Some National Instruments libraries are platform-specific, meaning that there are separate 32-bit and 64-bit versions of the assemblies. By default, the Measurement Studio project types add references to the 32-bit assemblies. If you have the target platform set to AnyCPU and install your application on a 64-bit operating system, the application will try to load the 64-bit versions of the assemblies, causing a run-time error if you have deployed only 32-bit components. A solution for this is to set the target platform to x86 (32-bit). 32-bit applications will run correctly on a 64-bit operating system, and setting the target to x86 ensures that the application looks for the correct assemblies.

    If you want to create a 64-bit application, set the target platform to x64. You will need to replace the references in your project to point to the 64-bit versions of the assemblies. Platform-specific 64-bit assemblies are stored at C:\Program Files\National Instruments\MeasurementStudioVS[Visual Studio version]\DotNET\Assemblies (64-bit)\Current. You will also need to be sure to have the 64-bit merge modules included in your deployment project (see step 7).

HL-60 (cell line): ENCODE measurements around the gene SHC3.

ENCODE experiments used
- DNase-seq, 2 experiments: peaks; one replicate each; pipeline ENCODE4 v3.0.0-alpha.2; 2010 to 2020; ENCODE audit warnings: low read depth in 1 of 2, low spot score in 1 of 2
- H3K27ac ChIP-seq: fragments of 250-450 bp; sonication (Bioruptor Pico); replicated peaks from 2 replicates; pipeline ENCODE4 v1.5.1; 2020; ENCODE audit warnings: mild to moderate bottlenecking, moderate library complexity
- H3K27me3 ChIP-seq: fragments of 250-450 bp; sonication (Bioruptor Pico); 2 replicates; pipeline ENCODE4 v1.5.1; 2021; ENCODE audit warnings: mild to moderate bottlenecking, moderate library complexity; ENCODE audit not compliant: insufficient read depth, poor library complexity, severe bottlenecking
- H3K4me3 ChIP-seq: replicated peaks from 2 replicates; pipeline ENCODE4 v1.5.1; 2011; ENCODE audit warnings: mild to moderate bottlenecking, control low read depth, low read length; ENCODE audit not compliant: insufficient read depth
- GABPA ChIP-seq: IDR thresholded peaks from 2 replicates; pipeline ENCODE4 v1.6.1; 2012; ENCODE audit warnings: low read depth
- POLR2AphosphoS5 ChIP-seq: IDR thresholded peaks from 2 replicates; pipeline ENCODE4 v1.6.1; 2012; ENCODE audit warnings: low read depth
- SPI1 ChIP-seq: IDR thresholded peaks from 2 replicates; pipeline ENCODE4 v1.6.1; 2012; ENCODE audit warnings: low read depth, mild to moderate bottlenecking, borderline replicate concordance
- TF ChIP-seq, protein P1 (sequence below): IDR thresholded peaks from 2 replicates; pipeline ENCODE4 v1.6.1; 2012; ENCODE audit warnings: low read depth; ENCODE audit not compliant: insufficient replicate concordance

Note: Some National Instruments class libraries do not have 64-bit support. For these assemblies, the target platform for the project must be x86. For more information about target platforms, see Measurement Studio Help: 64-bit Support in Measurement Studio .NET Assemblies.
  3. Build and run the application to verify that there are no errors.
  4. Add a Setup project to your existing project workspace: 
    1. Open the Add New Project dialog box.
      • Visual Studio 2005/2008/2010—Select File»Add»New Project
      • Visual Studio 2003—Select File»Add Project»New Project.
    2. In the resulting Add New Project dialog box:
      • Visual Studio 2005/2008/2010—Select Other Project Types»Setup and Deployment»Visual Studio Installer
      • Visual Studio 2003—Select Setup and Deployment Projects.
    3. In the Templates pane, select Setup Wizard.
    4. In the Name field, give your installer a name. Setup1 is the default name.